Abstract: Food-borne trematodiases still remain a public health problem world-wide, despite changes in eating habits, alterations in social and agricultural practices, health education, industrialization, environmental alteration, and broad-spectrum anthelmintics. Food-borne trematodiases usually occur focally, are still persistently endemic in some parts of the world, and are most prevalent in remote rural places among school-age children, low-wage earners, and women of child-bearing age. Intestinal fluke diseases are aggravated by socio-economic factors such as poverty, malnutrition, an explosively growing free-food market, a lack of sufficient food inspection and sanitation, other helminthiases, and declining economic conditions. Control programs implemented for food-borne zoonoses and sustained in endemic areas are not fully successful for intestinal food-borne trematodiases because of centuries-old traditions of eating raw or insufficiently cooked food, widespread zoonotic reservoirs, promiscuous defecation, and the use of “night soil” (human excrement collected from latrines) as fertilizer. This review examines food-borne intestinal trematodiases associated with species in families of the Digenea: Brachylaimidae, Diplostomidae, Echinostomatidae, Fasciolidae, Gastrodiscidae, Gymnophallidae, Heterophyidae, Lecithodendriidae, Microphallidae, Nanophyetidae, Paramphistomatidae, Plagiorchiidae, and Strigeidae. Because most of the implicated species are in the Echinostomatidae and Heterophyidae, emphasis in the review is placed on species in these families.
01 Jan 1997
TL;DR: An Overview of the Biology of Trematodes, B.W. Haseeb and B.P. Thompson Host Recognition by Trematode Miracidia and Cercariae, W.M. Tielens Trem atode Neurobiology, D.G. Maule, and C.J. Shaw Immunobiology of Trem atodes in Vertebrate Hosts.
Abstract: An Overview of the Biology of Trematodes, B. Fried Modes of Transmission of Trematode Infections and Their Control, M.A. Haseeb and B. Fried Excystation and Cultivation of Trematodes, S.W.B. Irwin Structure and Function of Trematode Alimentation, T. Fujino Reproductive Physiology and Behavior of Digenic Trematodes, P.M. Nollen Physiology and Biochemistry of Snail-Larval Trematode Relationships, S.N. Thompson Host Recognition by Trematode Miracidia and Cercariae, W. Haas and B. Haberl Specificity and Immunobiology of Larval Digenean-Snail Associations, C.M. Adema and E.S. Loker Proteases of Trematodes, J.P. Dalton and P.J. Brindley Biochemistry of Trematodes, A.G.M. Tielens Trematode Neurobiology, D.W. Halton, A.G. Maule, and C. Shaw Immunobiology of Trematodes in Vertebrate Hosts, T.K. Graczyk Molecular Biology of Trematodes: Approaches and Applications, D.J. Minchella, R. Sorensen, J. Curtis, and A. Bierberich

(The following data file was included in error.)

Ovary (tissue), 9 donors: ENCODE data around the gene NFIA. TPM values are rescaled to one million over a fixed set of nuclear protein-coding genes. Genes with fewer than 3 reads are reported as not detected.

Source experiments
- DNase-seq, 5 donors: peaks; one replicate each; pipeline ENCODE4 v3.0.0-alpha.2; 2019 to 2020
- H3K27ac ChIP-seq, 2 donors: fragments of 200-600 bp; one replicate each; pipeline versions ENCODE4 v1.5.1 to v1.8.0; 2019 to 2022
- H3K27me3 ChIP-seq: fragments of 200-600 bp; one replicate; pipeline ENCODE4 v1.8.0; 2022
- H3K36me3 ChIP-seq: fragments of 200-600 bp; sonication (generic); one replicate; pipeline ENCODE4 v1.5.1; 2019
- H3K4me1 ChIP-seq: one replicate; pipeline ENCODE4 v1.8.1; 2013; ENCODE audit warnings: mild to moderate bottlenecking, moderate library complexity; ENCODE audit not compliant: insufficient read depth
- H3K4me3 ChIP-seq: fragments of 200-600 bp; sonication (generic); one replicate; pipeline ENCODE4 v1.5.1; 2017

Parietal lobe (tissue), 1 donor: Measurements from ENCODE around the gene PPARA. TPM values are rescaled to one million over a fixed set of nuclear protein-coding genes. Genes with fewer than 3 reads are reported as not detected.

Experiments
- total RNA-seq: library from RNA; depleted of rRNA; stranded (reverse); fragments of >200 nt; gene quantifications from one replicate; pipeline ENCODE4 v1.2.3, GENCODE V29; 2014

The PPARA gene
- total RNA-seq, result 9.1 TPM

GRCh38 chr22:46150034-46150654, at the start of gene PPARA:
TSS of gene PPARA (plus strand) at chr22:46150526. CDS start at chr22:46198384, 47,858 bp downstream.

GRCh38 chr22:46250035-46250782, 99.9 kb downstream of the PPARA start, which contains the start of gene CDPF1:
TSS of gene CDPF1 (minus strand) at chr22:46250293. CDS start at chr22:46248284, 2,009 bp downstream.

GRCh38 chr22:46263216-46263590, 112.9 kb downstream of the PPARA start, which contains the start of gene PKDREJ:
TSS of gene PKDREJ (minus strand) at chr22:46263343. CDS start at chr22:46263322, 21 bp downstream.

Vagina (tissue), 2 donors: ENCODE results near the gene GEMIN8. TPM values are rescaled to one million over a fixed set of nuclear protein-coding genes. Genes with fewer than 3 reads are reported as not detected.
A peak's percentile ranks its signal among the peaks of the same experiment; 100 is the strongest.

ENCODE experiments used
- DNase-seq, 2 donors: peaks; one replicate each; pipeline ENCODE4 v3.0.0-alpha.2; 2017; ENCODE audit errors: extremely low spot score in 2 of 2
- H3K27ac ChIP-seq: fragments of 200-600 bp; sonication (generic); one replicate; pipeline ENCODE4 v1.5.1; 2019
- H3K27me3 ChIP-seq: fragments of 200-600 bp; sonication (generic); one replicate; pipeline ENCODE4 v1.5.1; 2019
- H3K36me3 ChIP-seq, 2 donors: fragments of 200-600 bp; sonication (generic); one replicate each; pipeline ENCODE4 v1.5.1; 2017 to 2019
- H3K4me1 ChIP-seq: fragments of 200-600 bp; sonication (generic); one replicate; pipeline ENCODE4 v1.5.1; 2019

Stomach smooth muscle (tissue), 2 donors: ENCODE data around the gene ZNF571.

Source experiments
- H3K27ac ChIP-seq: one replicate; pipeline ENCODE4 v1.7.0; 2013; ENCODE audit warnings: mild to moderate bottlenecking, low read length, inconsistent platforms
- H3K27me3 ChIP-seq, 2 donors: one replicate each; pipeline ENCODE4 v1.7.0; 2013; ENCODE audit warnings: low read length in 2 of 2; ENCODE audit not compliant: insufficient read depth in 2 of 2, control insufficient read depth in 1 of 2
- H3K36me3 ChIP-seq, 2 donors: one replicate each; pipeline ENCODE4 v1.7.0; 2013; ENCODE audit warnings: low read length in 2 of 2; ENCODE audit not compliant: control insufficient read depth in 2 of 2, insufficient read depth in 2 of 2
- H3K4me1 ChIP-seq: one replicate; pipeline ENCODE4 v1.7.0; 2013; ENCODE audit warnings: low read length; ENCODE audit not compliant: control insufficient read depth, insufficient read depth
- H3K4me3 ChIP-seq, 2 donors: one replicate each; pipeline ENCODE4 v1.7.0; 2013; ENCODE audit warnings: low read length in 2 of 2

TL;DR: The combined effects of environmentally detrimental changes in local land use and alterations in global climate disrupt the natural ecosystem and can increase the risk of transmission of parasitic diseases to the human population.
Abstract: Ecological disturbances exert an influence on the emergence and proliferation of malaria and zoonotic parasitic diseases, including, Leishmaniasis, cryptosporidiosis, giardiasis, trypanosomiasis, schistosomiasis, filariasis, onchocerciasis, and loiasis. Each environmental change, whether occurring as a natural phenomenon or through human intervention, changes the ecological balance and context within which disease hosts or vectors and parasites breed, develop, and transmit disease. Each species occupies a particular ecological niche and vector species sub-populations are distinct behaviourally and genetically as they adapt to man-made environments. Most zoonotic parasites display three distinct life cycles: sylvatic, zoonotic, and anthroponotic. In adapting to changed environmental conditions, including reduced nonhuman population and increased human population, some vectors display conversion from a primarily zoophyllic to primarily anthrophyllic orientation. Deforestation and ensuing changes in landuse, human settlement, commercial development, road construction, water control systems (dams, canals, irrigation systems, reservoirs), and climate, singly, and in combination have been accompanied by global increases in morbidity and mortality from emergent parasitic disease. The replacement of forests with crop farming, ranching, and raising small animals can create supportive habitats for parasites and their host vectors. When the landuse of deforested areas changes, the pattern of human settlement is altered and habitat fragmentation may provide opportunities for exchange and transmission of parasites to the heretofore uninfected humans. Construction of water control projects can lead to shifts in such vector populations as snails and mosquitoes and their parasites. Construction of roads in previously inaccessible forested areas can lead to erosion, and stagnant ponds by blocking the flow of streams when the water rises during the rainy season. The combined effects of environmentally detrimental changes in local landuse and alterations in global climate disrupt the natural ecosystem and can increase the risk of transmission of parasitic diseases to the human population. q 2000 Australian Society for Parasitology Inc. Published by Elsevier Science Ltd. All rights reserved.